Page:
UA in the News: July 19, 2012
July 19, 2012 - Filed under: UA in the News
UA researchers find marsh healing
Tuscaloosa News – July 19
Nature is healing itself in the Gulf of Mexico. Two years after the April 2010 Deepwater Horizon BP oil spill, one marsh in the Gulf appears free of oil, apparently without any outside help. A team of researchers, including University of Alabama biologists, has been taking sediment samples from the marsh since 2010, when the team received a grant to research environmental cleanup solutions in the Gulf. The highest levels of oil in their study site were detected in June 2010. Since that time, there has been a dramatic decrease in the levels of oil in the marsh. The research, published in the scientific journal PLoS ONE on Wednesday, shows that bacteria naturally found in the marsh ecosystem have been degrading the oil. Oil and natural gas seep or bubble up naturally from the ocean floor in the Gulf of Mexico. The Gulf bacteria then metabolize the oil and gas. When Deepwater Horizon oil entered the marsh, the bacteria responded by multiplying and degrading the oil. Patricia Sobecky, professor and chair of UA’s biological sciences department and one of the article’s co-authors, said she and her team were encouraged by their findings. Even though they expected to see some type of bacterial response to the spill, they didn’t expect to see a response of this magnitude.
Study conducted by three U.S. universities suggests ways Pentagon can cut billions
Supply Chain Management – July 18
Cutting unneeded bureaucracy could reduce costs by 20 percent, which would save about $20bn each year, according to the study, written by Russell Crook, a UT associate professor of management; David Patterson, executive director of the UT National Defense Business Institute; Dave Ketchen, a Lowder Eminent Scholar at Auburn University; and James Combs, a professor at Alabama. The Department of Defense currently spends $400bn each year acquiring products and services from defense contractors. About $100bn of the money is spent on administrative costs, according to 80 defense executives who were surveyed for the study. The authors found that a lack of trust between the Department of Defense and its contractors is a major driver of red tape. One solution could be “relational contracting,” a concept that has helped private industry dramatically reduce the costs of doing business, Patterson said. Relational contracting requires buyers and suppliers to work together to build trust.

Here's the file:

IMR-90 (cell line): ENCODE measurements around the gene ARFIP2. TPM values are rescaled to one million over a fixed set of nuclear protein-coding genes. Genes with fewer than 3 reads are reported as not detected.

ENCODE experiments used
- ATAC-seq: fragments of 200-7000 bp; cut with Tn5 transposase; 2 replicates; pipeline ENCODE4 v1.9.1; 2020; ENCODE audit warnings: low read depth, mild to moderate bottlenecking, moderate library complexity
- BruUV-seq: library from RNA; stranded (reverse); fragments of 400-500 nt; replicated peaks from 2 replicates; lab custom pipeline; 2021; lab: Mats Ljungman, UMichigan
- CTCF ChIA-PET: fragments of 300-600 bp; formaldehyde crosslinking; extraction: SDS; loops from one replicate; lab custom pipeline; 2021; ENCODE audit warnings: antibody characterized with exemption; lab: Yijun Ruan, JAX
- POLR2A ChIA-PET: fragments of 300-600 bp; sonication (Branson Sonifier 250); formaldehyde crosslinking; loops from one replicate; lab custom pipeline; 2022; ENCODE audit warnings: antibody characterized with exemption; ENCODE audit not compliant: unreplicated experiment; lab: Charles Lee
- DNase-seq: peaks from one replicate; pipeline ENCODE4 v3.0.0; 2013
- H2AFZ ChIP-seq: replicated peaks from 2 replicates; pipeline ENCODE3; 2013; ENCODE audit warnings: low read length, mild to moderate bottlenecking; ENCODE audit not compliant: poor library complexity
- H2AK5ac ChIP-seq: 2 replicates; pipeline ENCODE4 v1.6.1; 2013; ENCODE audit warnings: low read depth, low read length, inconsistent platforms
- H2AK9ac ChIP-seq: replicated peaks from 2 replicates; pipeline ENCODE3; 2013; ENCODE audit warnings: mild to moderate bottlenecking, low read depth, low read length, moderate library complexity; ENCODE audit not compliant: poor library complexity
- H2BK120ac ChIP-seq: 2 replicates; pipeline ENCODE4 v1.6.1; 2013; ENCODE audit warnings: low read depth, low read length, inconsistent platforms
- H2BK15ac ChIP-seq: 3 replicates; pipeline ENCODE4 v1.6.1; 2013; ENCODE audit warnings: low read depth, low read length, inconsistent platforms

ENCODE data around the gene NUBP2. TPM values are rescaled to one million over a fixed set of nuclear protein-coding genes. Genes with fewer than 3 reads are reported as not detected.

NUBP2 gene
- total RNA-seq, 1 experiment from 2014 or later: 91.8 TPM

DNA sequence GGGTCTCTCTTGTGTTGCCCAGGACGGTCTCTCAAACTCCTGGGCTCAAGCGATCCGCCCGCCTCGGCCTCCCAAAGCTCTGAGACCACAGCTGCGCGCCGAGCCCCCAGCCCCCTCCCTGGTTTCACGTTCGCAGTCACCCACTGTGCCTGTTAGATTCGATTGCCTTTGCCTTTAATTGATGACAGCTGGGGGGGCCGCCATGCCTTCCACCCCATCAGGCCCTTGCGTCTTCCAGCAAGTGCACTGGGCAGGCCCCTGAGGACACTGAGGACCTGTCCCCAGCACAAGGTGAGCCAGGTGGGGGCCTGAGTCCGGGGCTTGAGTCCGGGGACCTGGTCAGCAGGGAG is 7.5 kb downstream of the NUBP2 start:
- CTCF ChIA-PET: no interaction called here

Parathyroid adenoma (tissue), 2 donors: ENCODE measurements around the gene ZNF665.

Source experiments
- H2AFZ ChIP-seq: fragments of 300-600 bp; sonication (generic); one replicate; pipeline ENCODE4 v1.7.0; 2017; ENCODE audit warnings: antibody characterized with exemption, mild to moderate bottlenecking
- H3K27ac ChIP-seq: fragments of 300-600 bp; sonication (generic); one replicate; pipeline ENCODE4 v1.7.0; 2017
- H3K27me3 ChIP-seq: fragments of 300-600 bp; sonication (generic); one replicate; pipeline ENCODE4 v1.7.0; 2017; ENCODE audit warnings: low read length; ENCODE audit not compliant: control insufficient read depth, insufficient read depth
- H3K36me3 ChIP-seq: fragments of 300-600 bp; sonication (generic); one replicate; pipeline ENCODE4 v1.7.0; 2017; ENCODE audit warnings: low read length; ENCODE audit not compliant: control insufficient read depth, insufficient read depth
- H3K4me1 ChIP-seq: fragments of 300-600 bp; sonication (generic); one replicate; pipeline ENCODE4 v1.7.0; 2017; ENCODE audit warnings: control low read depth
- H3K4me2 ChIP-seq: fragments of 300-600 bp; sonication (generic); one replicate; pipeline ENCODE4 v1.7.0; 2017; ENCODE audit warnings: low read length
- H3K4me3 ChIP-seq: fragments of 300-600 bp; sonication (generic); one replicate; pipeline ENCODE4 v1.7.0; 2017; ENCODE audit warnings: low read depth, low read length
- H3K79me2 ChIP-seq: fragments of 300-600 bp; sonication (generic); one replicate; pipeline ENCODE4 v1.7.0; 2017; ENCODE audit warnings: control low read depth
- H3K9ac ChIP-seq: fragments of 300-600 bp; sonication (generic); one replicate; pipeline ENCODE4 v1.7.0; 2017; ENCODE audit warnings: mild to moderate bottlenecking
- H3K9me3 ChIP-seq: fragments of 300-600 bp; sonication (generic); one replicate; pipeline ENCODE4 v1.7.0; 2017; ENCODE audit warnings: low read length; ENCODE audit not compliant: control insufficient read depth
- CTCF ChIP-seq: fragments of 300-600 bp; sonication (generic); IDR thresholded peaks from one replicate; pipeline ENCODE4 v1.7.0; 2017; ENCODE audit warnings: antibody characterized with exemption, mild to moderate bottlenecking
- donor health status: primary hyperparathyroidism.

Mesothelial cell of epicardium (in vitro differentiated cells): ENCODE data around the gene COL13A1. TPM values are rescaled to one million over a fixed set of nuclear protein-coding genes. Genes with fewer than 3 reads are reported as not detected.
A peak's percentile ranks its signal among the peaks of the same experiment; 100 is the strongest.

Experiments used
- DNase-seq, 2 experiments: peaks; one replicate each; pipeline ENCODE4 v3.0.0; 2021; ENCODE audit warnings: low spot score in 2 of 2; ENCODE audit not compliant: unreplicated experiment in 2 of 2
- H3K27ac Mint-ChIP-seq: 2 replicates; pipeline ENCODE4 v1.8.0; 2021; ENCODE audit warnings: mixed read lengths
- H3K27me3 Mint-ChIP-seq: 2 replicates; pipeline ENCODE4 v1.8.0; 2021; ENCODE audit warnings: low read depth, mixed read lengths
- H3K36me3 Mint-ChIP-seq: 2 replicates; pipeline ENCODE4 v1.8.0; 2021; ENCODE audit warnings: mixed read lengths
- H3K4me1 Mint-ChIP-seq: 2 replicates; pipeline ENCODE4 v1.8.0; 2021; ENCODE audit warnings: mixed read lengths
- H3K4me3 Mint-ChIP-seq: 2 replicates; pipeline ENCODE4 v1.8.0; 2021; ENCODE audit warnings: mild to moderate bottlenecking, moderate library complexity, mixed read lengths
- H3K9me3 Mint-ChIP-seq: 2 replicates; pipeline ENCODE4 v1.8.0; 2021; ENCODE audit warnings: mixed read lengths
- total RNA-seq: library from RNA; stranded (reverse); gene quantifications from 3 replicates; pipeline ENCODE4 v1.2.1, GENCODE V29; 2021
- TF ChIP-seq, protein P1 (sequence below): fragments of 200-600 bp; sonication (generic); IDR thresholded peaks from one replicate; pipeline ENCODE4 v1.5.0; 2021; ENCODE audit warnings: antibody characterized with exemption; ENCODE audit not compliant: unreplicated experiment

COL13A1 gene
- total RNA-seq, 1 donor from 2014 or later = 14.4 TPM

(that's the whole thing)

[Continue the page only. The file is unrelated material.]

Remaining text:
Value of Birmingham area home sales improves in June
Birmingham News – July 18
The value of metro Birmingham home sales increased to $248.9 million in June, up 12 percent from May and up 13 percent from a year ago. At the same time, unit sales totaled 1,313 last month, a 3 percent improvement from May and a 4 percent rise from June 2011. The data is found in the latest report by local real estate analyst Tom Brander, who notes that unit sales fell 11 percent short of the projections he made for the month in conjunction with the Alabama Center for Real Estate at the University of Alabama.
Fox 6 (Birmingham) – July 18
The University of Alabama, a student-centered research university, is experiencing significant growth in both enrollment and academic quality. This growth, which is positively impacting the campus and the state's economy, is in keeping with UA's vision to be the university of choice for the best and brightest students. UA, the state's flagship university, is an academic community united in its commitment to enhancing the quality of life for all Alabamians.